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Skip table of contents - Quadrature Input (Mode 8) [UE9 Datasheet]

Requires 2 timer channels used in adjacent pairs (0/1, 2/3, or 4/5). Even timers will be quadrature channel A, and odd timers will be quadrature channel B. The UE9 does 4x quadrature counting, and returns the current count as a signed 32-bit integer (2’s complement). The same current count is returned on both even and odd timer value parameters.

Writing a value of zero to either or both timers performs a reset of both. After reset, a read of either timer value will return zero until a new quadrature count is detected. If a timer is reset and read in the same function call, the read returns the value just before the reset.

4X Counting

Quadrature mode uses the very common 4X counting method, which provides
the highest resolution possible.  That means you get a count for every
edge (rising & falling) on both phases (A & B).  Thus if you have an encoder that provides 32 PPR, and you rotate that encoder forward 1 turn, the timer Value register will be incremented by +128 counts.

Z-phase support

Quadrature mode supports Z-Phase. When enabled this feature will set the
count to zero when the specified IO line sees a logic high.

Z-phase is controlled by the value written to the timer during
initialization. To enable z-phase support set bit 15 to 1 and set bits 0
through 4 to the DIO number that Z is connected to. EG: for a Z-line on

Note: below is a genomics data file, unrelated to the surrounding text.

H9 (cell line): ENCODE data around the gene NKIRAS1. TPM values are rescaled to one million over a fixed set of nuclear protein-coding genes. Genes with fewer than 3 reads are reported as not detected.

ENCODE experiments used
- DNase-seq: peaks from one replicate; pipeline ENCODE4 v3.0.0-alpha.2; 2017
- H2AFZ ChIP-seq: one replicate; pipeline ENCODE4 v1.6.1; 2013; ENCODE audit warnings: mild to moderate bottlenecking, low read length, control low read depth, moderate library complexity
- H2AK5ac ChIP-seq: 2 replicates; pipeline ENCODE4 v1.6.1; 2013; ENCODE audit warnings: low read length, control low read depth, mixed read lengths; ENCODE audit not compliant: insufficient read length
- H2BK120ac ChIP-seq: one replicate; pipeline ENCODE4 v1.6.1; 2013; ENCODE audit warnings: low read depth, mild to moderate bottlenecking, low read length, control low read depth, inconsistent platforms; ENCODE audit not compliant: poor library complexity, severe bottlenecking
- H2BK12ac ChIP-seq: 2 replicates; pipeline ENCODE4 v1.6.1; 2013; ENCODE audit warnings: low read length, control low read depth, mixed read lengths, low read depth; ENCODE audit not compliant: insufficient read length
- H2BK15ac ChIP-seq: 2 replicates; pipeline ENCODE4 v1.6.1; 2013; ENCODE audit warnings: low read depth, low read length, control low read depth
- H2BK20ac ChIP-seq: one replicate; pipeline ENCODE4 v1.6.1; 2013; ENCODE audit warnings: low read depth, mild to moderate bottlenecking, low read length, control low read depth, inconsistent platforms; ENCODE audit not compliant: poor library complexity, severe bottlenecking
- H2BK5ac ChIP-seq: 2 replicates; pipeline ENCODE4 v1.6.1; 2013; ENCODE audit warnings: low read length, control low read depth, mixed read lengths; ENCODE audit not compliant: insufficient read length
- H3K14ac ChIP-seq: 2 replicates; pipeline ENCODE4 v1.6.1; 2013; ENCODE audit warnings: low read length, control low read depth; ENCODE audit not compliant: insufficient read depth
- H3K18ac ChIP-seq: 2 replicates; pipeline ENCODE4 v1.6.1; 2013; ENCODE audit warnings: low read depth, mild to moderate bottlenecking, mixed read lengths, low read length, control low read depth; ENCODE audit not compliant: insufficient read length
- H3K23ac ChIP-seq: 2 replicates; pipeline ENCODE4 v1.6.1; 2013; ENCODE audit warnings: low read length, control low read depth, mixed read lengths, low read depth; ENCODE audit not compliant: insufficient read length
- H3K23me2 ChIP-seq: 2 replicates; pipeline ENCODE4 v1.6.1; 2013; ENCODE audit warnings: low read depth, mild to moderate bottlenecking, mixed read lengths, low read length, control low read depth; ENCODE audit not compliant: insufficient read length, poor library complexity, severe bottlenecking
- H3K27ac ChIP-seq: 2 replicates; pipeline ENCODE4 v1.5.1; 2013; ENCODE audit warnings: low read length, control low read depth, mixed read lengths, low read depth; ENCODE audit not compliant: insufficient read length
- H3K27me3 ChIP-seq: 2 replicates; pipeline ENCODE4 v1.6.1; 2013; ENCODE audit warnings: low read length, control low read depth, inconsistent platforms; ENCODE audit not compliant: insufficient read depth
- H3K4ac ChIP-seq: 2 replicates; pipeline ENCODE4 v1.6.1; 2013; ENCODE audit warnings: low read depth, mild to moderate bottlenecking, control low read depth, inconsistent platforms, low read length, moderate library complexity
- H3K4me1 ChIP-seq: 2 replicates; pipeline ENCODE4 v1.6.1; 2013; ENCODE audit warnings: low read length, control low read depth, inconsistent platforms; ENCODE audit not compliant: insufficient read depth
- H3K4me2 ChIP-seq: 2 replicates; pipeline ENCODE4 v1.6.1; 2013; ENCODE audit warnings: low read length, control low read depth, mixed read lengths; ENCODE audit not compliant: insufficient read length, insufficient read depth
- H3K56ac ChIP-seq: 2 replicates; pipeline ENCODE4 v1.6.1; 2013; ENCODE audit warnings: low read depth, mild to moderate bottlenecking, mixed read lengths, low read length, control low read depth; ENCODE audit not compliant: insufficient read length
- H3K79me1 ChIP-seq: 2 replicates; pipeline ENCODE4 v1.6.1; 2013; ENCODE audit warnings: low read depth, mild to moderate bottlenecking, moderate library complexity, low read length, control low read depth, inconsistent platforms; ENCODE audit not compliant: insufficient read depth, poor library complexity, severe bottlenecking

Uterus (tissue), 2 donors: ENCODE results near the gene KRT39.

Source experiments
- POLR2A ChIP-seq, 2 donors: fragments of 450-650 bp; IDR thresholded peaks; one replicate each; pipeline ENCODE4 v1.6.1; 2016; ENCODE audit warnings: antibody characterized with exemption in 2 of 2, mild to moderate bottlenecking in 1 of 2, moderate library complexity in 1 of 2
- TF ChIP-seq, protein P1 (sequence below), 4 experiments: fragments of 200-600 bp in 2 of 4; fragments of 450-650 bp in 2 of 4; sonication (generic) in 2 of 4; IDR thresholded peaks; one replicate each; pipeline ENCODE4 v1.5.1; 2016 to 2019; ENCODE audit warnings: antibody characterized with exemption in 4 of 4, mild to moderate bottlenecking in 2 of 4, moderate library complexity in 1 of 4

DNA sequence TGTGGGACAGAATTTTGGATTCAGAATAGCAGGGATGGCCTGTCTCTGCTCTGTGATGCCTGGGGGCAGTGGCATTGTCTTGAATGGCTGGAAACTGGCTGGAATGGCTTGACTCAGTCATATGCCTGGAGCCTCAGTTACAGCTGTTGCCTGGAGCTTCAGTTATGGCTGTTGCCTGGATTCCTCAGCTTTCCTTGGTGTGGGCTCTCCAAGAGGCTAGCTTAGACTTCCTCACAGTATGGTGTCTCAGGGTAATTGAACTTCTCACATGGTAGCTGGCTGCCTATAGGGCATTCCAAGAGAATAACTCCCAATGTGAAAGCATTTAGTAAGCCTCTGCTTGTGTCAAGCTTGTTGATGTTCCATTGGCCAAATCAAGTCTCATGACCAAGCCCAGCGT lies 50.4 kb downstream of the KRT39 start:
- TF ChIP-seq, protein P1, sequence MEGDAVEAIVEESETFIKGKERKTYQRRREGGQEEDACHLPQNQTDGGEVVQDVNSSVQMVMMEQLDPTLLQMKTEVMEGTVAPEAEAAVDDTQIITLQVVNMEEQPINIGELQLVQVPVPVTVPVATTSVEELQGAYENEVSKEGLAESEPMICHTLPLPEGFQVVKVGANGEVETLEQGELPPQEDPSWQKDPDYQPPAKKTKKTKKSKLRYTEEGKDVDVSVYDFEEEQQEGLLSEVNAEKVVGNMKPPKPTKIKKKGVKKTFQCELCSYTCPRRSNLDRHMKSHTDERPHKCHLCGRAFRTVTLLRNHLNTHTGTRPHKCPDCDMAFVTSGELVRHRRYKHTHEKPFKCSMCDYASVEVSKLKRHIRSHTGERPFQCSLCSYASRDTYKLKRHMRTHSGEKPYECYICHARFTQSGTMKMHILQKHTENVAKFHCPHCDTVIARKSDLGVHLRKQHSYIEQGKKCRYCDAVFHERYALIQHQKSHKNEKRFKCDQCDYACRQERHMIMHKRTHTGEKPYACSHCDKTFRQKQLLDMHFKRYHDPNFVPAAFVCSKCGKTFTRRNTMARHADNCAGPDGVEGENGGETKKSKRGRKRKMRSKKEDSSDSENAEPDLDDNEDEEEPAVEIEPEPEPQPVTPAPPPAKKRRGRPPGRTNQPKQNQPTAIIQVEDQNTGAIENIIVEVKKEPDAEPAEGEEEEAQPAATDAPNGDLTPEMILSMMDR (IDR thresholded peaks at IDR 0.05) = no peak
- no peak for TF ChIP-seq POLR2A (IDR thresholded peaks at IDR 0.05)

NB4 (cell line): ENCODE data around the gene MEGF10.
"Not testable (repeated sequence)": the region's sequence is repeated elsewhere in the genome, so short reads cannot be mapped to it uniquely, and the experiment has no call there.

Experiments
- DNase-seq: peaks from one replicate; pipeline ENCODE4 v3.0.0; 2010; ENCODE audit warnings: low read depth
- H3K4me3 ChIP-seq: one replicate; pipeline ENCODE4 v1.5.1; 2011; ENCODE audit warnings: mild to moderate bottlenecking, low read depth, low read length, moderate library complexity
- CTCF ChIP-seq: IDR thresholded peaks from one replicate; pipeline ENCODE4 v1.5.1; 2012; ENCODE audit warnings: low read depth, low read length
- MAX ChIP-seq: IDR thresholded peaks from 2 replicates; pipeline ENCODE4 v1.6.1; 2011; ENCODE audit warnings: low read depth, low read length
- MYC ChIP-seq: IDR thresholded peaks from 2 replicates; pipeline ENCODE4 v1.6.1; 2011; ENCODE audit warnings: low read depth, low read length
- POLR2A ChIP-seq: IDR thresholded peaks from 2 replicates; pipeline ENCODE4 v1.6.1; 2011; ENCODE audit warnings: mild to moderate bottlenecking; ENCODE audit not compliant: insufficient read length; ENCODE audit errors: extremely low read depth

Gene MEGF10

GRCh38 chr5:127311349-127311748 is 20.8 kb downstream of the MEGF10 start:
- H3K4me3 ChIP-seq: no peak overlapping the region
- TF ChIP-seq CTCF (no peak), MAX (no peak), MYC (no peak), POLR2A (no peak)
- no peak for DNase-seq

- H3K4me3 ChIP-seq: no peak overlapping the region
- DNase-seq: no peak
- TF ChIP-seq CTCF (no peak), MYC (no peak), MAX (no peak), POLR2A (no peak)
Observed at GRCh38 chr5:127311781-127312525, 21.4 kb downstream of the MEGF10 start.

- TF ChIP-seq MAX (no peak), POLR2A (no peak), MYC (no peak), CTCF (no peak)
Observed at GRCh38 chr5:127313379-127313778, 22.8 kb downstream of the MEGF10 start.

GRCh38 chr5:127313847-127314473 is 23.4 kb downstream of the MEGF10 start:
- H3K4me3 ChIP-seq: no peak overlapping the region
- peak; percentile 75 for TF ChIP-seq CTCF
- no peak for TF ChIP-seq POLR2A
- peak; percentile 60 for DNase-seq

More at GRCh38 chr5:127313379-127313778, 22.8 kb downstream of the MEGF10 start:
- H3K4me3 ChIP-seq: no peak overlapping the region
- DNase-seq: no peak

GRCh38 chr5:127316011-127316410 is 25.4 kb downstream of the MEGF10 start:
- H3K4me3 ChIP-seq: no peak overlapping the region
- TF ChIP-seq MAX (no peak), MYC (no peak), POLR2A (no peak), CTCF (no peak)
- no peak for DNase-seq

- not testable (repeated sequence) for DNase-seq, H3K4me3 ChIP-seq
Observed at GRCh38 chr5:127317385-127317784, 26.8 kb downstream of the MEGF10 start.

EIO3 set the timer value to 0x800B or 32779. This value should be sent
to both the A and B timers.

Note that the LabJack will only check Z when it sees an edge on A or B.

Z-phase support requires Control Firmware 2.11 or later.

2's Complement

Other timer modes return unsigned values, but this timer mode is
unique in that it returns a signed value from -2147483648 to
+2147483647.  That is, a 32-bit 2's complementvalue.  When you do a timer value read and get back a single float from
the UD driver, the math is already done and you get back a value from
-2147483648.0 to +2147483647.0, but when using the special channels
20x/23x/224 you get the LSW and MSW separately and have to do the math
yourself.  Search for 2's complement math for your particular
programming language.

In a language such as C++, you start by doing using unsigned 32-bit
variables & constants to compute Value = (MSW * 65536) + LSW.  Then
simply cast Value to a signed 32-bit integer.

In a language such as Java that does not support unsigned integers,
do everything with signed 64-bit variables & constants.  First
calculate Value = (MSW * 65536) + LSW.  If Value < 2147483648, you
are done.  If Value >= 2147483648, do ActualValue = -1 * (4294967296 -

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